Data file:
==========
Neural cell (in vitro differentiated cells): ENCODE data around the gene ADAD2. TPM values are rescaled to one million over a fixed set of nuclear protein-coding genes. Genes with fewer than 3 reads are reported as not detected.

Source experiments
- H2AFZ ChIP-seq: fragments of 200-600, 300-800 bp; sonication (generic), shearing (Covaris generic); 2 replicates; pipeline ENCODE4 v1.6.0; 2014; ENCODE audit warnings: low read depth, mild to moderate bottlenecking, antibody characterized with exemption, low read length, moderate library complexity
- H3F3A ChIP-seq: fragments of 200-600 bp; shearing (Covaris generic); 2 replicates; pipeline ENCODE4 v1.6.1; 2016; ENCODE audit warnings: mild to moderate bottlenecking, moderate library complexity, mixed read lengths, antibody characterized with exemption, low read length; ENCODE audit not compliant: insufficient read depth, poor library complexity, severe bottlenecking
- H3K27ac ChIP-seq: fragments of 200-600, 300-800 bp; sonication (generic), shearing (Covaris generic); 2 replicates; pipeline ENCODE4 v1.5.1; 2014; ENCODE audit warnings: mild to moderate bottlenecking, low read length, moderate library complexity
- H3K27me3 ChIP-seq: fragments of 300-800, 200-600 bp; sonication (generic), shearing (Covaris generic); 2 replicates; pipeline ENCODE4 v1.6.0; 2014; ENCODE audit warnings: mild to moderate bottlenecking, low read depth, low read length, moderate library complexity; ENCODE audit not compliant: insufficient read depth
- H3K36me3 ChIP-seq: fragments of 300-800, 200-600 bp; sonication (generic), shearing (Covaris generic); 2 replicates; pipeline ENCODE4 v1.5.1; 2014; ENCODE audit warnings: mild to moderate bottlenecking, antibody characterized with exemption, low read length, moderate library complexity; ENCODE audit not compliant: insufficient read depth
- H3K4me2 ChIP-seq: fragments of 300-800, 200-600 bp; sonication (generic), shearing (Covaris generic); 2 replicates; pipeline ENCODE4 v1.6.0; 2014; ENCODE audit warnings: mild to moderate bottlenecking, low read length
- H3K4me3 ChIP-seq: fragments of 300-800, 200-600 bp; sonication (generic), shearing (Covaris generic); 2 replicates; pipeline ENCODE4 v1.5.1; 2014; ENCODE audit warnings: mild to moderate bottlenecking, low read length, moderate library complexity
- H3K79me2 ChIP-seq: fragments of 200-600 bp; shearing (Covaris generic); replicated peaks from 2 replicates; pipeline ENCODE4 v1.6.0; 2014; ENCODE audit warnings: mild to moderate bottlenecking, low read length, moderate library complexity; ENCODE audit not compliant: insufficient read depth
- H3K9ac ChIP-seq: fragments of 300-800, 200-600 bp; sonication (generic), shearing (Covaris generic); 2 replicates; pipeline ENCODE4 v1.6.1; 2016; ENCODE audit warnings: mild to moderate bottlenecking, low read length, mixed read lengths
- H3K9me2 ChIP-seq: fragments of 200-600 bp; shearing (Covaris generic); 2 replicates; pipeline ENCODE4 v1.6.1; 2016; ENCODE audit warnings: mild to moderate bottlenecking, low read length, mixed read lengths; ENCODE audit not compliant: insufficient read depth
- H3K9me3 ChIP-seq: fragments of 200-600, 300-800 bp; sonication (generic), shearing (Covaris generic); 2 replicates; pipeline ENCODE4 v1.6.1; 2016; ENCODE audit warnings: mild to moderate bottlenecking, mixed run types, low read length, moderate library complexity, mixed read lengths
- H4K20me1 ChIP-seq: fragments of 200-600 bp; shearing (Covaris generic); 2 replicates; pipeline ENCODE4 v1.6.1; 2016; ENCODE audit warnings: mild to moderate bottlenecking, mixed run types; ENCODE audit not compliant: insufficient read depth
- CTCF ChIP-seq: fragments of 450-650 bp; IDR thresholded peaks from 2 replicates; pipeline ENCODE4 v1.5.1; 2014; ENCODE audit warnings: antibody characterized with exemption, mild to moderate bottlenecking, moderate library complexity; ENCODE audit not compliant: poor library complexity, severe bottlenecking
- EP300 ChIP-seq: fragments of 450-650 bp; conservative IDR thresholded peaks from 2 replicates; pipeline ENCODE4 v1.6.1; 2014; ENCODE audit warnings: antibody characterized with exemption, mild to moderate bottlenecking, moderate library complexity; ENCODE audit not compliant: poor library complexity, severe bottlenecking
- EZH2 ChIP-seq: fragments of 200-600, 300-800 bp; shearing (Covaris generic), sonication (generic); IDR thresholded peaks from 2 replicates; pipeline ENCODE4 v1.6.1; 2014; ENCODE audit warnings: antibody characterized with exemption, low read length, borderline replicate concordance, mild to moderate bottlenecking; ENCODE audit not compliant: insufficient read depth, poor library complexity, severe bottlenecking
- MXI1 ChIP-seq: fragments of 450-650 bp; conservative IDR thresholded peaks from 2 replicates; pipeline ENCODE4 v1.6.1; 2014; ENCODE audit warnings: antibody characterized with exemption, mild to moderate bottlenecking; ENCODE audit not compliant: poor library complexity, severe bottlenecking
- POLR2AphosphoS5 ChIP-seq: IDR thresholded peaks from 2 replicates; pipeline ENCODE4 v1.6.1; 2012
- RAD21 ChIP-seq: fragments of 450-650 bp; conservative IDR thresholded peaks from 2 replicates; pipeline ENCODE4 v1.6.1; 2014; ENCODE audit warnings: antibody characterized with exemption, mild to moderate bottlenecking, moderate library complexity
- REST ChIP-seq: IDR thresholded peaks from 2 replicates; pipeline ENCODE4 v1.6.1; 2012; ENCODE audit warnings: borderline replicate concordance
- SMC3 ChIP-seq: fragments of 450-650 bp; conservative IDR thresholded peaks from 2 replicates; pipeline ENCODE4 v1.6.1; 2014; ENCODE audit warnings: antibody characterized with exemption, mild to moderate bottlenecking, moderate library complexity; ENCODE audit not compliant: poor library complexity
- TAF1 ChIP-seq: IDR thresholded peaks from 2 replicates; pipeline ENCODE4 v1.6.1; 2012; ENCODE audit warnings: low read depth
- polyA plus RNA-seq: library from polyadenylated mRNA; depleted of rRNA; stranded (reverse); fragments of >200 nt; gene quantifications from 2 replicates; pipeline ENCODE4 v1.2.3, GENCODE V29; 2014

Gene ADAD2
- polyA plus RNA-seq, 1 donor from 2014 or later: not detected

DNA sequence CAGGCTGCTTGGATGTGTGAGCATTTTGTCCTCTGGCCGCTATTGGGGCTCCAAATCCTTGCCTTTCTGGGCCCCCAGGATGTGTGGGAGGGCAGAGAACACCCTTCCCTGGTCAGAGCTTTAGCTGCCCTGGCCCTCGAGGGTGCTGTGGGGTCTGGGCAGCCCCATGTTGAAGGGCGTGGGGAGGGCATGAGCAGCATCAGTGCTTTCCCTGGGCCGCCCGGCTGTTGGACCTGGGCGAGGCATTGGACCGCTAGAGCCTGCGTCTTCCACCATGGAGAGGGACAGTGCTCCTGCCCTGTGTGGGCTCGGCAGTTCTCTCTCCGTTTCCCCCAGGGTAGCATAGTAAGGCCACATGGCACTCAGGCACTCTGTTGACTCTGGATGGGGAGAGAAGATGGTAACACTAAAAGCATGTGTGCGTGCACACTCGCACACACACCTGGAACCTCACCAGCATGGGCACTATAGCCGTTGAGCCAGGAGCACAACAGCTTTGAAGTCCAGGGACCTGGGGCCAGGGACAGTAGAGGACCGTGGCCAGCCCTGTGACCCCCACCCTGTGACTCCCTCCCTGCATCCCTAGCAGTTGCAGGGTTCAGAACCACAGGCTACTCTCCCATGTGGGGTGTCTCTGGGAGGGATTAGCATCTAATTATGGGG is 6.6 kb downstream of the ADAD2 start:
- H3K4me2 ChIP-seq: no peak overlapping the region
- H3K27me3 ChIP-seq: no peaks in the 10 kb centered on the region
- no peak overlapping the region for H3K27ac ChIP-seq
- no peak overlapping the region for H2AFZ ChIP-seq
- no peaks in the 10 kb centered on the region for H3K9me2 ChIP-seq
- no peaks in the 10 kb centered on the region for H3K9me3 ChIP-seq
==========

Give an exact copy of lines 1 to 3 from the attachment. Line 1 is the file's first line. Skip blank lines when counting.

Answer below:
Neural cell (in vitro differentiated cells): ENCODE data around the gene ADAD2. TPM values are rescaled to one million over a fixed set of nuclear protein-coding genes. Genes with fewer than 3 reads are reported as not detected.

Source experiments
- H2AFZ ChIP-seq: fragments of 200-600, 300-800 bp; sonication (generic), shearing (Covaris generic); 2 replicates; pipeline ENCODE4 v1.6.0; 2014; ENCODE audit warnings: low read depth, mild to moderate bottlenecking, antibody characterized with exemption, low read length, moderate library complexity